LOS ANGELES — The Los Angeles district attorney's office Monday filed an amended and expanded 46-count indictment alleging securities fraud against former Lincoln Savings & Loan owner Charles H. Keating Jr. and three others.
The new charges were submitted to Los Angeles County Superior Court after Judge Lance A. Ito 10 days ago set aside 22 counts of the original 42-count indictment saying they either did not state a criminal offense or were vague.
Deputy Dist. Atty. William Hodgman, who had promised to present a bullet-proof amended indictment, said Monday that the latest version should make it "easier to get a conviction" because a trial court jury would better understand the complicated case.
Hodgman said the new indictment, which has four more counts than the original, won't expose the defendants to a harsher penalty because conviction on only six counts carries a maximum 10-year prison term. But the new charges do increase the chances for getting those convictions, he said.
Attorneys for Keating and the other defendants--Judy J. Wischer, Ray C. Fidel, and Robin S. Symes--said they would seek dismissal of the amended indictment. They argue that the grand jury and not prosecutors can alter the indictment.
"This is an invasion of the grand jury's province," said Donald Smaltz of Los Angeles, attorney for Symes, a former Lincoln president.
Keating is the former chairman of American Continental Corp. in Phoenix, which owned Irvine-based Lincoln. Wischer is former president of American Continental, and Fidel and Symes are both former presidents of Lincoln.
The indictment accuses them of defrauding 17,000 investors, mainly elderly Lincoln depositors, of more than $200 million through the sale of American Continental bonds at the thrift's 29 branches in Southern California. Many investors said they were misled that the bonds were insured or safe.
The bonds have become worthless since American Continental filed for bankruptcy protection in April, 1989, and regulators seized Lincoln the following day. Lincoln's collapse is expected to cost U.S. taxpayers more than $2 billion.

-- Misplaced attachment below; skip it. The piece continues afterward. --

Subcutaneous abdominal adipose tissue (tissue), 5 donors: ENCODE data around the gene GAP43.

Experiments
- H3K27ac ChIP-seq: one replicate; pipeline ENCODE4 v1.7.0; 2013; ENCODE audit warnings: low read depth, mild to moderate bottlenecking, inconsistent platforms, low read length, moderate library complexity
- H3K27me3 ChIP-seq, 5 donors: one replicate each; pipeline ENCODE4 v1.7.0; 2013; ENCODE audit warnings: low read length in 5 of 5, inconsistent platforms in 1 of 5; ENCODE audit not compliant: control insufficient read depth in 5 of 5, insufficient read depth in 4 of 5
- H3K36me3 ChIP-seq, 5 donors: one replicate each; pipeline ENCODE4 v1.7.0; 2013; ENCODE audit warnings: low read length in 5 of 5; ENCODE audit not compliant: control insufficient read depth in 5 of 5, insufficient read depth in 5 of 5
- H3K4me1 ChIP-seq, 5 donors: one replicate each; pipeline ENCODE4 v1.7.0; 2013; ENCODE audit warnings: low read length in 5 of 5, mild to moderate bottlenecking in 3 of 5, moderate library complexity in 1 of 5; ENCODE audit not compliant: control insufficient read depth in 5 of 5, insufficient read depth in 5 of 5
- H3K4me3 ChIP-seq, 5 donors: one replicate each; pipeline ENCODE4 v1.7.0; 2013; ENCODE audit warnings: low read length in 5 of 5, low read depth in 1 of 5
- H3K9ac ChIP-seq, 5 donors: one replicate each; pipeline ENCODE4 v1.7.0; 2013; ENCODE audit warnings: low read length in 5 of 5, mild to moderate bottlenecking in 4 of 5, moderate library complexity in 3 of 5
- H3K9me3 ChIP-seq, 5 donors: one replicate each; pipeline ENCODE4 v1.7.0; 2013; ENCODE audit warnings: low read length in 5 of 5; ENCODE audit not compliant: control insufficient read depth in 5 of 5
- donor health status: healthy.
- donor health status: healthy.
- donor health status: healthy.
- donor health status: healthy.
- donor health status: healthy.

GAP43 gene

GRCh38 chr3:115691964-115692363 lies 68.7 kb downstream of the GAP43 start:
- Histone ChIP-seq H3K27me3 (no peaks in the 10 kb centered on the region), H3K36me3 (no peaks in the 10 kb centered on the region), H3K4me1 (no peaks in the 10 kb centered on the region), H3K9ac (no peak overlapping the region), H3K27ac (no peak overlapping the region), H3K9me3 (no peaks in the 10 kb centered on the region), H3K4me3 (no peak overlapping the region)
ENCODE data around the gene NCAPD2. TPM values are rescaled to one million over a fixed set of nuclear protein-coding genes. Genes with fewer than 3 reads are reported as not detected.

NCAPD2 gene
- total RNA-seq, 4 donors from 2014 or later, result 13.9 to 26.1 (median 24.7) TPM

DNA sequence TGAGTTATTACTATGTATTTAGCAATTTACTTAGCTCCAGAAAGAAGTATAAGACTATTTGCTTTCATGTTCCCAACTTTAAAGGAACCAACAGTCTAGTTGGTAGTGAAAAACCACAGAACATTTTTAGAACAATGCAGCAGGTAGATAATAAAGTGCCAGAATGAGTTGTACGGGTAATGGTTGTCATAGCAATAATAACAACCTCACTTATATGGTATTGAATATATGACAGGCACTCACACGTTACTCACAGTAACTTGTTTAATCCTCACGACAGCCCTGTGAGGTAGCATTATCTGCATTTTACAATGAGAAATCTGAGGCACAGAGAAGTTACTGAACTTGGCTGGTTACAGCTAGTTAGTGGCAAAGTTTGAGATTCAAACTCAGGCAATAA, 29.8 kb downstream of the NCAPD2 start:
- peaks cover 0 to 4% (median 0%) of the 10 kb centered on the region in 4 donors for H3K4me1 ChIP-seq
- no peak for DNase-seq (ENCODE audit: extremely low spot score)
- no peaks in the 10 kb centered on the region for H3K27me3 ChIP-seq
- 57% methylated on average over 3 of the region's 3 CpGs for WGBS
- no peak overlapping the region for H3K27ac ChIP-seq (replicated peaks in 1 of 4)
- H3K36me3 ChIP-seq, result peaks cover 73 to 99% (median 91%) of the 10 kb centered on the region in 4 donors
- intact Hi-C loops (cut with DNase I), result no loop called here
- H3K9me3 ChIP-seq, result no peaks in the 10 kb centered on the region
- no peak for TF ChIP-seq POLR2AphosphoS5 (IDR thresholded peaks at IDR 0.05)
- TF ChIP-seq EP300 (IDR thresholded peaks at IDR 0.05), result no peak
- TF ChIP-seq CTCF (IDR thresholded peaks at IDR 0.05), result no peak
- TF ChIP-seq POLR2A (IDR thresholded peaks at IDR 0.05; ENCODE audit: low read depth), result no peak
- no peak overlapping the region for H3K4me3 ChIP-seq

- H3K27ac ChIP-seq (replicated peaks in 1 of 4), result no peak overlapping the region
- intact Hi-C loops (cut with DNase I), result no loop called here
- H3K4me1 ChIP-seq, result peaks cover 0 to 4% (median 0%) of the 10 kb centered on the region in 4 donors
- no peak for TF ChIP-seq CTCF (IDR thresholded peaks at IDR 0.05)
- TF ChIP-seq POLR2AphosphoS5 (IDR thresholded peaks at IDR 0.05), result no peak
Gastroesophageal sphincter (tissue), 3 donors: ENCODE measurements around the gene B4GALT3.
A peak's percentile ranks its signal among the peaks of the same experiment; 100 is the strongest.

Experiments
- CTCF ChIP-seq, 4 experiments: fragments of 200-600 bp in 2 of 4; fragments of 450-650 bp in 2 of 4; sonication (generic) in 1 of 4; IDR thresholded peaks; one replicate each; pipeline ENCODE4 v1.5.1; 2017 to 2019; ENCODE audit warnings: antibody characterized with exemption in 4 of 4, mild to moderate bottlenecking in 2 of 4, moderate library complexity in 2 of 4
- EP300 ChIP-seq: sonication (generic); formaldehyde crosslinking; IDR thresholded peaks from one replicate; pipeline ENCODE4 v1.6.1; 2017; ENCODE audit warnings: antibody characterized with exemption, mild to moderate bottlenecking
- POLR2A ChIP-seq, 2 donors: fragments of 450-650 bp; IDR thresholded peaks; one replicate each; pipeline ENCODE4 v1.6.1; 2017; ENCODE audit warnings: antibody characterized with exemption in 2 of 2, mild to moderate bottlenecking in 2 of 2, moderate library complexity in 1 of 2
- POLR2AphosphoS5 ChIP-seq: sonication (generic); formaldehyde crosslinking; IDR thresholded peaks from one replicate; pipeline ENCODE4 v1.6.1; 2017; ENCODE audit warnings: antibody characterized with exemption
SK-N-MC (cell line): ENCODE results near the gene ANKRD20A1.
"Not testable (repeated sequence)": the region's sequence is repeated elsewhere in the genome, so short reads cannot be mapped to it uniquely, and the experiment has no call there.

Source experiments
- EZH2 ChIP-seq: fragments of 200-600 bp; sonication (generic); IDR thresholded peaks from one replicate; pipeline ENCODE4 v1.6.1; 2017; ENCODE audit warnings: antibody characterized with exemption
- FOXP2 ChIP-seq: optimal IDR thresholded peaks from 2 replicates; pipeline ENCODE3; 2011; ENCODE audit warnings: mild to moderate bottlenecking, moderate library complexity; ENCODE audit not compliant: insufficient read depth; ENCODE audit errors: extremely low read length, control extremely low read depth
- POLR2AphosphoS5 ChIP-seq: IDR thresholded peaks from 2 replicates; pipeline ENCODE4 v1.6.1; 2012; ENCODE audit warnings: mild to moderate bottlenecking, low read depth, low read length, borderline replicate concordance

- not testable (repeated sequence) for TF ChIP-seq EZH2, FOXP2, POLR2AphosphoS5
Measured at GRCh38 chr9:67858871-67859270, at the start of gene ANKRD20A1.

Keating's actions with five U.S. senators are the center of hearings now under way before the Senate Ethics Committee. The senators are being investigated for possible wrongdoing in backing Keating before regulators in exchange for campaign contributions.
He is also subject to numerous civil lawsuits and criminal investigations. Federal regulators are seeking to recover $40.9 million from him stemming from his actions at Lincoln. On Monday, an administrative law judge in Washington denied Keating's requests to halt proceedings in that matter until other civil and criminal cases are concluded.
In an indictment unsealed Sept. 18, Keating and his co-defendants were charged with securities fraud in the sale of the bonds. But defense attorneys argued at a Nov. 9 hearing that the charges were too vague and should be dismissed.
Ito ruled then that 20 of the 22 counts he set aside simply do not state an offense. Those counts allege that the defendants sold bonds in ways that exceeded the authority given them by the state Department of Corporations, which approved the bond sales. But the law only makes it a violation to sell without authority.
Ito also found that two other charges--accusing the defendants of lying to the Department of Corporations and failing to clear advertising with the agency--did not give Keating and the others any specific idea of what they did wrong.
The judge turned back the defense challenge to the heart of the prosecutors' case--allegations that the defendants misled investors through false statements or failure to disclose major information.
In 20 counts that were set aside, the prosecution still alleges that Keating and the others sold securities without authority, but it left out the passage alleging they exceeded the authority they had.
Smaltz contends that since American Continental had authority to sell bonds, the defendants didn't simply violate the state law listed in the indictment.
Prosecutors also turned one count of making false statements to the Department of Corporations into three counts alleging that the defendants lied by failing to provide a prospectus to each customer, paying bonuses to salesmen and allowing Lincoln employees to offer the securities for sale.
The remaining count of failing to file advertising with the state agency also was turned into three counts, each one alleging that the specific newspaper or direct mail advertising was not turned over for agency review before it was published.
Defense attorneys said they would challenge the new indictment, saying only the grand jury can alter the charges.
However, in allowing the indictment's amendment, Ito cited a state law that allows a district attorney to make minor amendments to an indictment even after the grand jury has been disbanded. Major changes have to be submitted "to the same or another grand jury."